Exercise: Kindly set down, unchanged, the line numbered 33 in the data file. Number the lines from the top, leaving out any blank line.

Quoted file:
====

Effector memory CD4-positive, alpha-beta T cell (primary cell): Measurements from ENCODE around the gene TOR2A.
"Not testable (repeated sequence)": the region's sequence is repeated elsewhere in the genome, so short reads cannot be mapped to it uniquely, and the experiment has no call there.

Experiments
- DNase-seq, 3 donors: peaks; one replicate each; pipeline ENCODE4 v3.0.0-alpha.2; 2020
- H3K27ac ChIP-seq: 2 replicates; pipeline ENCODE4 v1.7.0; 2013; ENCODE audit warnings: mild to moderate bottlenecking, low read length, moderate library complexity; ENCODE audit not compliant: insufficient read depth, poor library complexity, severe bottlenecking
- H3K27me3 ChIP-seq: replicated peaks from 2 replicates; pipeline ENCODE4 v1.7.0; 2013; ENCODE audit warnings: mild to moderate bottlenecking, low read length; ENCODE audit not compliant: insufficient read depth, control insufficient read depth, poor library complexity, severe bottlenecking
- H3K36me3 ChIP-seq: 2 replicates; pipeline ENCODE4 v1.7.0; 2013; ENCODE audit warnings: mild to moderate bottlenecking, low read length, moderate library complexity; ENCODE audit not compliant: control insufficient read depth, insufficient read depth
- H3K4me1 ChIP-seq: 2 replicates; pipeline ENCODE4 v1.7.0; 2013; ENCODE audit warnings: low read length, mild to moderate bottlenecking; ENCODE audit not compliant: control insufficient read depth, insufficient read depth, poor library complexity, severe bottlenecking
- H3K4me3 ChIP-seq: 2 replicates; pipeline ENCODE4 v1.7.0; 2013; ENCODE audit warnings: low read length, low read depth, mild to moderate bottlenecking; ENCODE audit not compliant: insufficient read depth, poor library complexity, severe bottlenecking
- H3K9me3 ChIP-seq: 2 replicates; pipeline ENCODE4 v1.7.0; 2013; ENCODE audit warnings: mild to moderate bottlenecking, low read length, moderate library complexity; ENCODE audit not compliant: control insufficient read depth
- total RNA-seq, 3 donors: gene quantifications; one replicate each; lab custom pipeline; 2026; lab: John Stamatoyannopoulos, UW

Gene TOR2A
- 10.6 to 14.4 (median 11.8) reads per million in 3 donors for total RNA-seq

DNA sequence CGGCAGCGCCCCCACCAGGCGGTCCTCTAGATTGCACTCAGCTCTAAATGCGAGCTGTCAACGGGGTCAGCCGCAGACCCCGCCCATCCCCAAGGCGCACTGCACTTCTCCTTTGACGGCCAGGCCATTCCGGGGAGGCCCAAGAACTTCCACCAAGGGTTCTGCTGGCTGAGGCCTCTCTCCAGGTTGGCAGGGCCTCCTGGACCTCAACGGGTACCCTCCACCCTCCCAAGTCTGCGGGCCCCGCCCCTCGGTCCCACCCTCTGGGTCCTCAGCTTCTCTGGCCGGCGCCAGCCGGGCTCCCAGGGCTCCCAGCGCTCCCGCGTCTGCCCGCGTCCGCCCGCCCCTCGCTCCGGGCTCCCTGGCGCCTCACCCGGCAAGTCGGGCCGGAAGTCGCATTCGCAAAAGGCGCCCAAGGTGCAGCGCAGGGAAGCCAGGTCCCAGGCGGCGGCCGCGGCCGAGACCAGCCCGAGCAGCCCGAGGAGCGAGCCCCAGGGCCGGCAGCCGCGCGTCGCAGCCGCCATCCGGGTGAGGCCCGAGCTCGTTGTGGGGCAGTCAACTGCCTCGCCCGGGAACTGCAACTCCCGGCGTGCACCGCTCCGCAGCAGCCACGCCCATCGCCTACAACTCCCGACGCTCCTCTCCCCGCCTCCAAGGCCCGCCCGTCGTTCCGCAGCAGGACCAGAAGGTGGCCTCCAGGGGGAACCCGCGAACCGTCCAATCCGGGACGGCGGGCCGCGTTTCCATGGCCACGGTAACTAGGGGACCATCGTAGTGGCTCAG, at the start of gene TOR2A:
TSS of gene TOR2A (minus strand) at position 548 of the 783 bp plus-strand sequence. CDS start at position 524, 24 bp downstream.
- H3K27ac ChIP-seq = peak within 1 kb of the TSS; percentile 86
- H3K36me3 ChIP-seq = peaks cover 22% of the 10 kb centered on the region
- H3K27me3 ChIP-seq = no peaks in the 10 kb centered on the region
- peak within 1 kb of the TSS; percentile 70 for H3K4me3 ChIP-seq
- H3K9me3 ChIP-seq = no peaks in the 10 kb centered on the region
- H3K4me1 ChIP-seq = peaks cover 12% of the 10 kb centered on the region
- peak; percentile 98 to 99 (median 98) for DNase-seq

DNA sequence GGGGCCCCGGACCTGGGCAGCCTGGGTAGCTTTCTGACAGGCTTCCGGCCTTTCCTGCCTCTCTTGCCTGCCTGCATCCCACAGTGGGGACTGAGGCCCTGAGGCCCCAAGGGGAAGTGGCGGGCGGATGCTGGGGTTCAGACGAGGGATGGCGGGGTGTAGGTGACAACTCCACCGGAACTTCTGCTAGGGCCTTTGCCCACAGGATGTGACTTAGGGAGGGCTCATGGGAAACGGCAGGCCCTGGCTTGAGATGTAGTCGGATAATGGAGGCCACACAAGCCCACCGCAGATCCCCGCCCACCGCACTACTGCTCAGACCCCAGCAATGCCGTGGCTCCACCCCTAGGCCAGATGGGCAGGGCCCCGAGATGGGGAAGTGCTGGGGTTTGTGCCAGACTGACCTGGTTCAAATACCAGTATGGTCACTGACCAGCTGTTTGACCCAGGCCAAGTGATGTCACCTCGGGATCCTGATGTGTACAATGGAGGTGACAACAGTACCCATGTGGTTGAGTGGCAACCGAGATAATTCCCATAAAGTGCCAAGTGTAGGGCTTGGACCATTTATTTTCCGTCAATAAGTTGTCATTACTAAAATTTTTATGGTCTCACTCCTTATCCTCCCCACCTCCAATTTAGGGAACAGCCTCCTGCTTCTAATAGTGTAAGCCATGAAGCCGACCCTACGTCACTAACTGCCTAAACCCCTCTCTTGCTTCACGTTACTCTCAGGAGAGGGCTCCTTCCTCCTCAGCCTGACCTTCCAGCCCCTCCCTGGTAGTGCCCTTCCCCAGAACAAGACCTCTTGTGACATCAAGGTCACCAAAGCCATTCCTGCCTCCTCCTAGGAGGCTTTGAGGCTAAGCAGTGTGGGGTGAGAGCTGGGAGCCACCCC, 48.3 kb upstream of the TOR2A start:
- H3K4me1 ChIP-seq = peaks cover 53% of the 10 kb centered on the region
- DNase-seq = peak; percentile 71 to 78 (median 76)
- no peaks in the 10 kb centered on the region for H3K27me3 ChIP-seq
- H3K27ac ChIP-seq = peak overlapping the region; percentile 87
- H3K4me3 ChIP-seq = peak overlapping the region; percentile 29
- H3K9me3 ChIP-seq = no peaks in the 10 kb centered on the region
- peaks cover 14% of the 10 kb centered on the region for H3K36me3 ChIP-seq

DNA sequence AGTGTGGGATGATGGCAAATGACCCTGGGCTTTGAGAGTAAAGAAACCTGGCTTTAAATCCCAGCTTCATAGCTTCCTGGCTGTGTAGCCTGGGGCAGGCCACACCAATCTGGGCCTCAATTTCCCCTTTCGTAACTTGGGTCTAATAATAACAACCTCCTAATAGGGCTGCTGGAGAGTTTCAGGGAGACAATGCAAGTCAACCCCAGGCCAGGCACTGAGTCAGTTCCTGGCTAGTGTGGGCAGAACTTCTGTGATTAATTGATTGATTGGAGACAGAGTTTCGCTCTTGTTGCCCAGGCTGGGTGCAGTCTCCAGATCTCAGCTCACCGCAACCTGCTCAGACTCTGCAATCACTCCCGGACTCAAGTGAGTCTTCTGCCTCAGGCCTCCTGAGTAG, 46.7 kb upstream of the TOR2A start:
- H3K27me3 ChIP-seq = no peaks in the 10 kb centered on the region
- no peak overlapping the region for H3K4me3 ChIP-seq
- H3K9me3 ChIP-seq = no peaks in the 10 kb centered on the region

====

- no peak overlapping the region for H3K4me3 ChIP-seq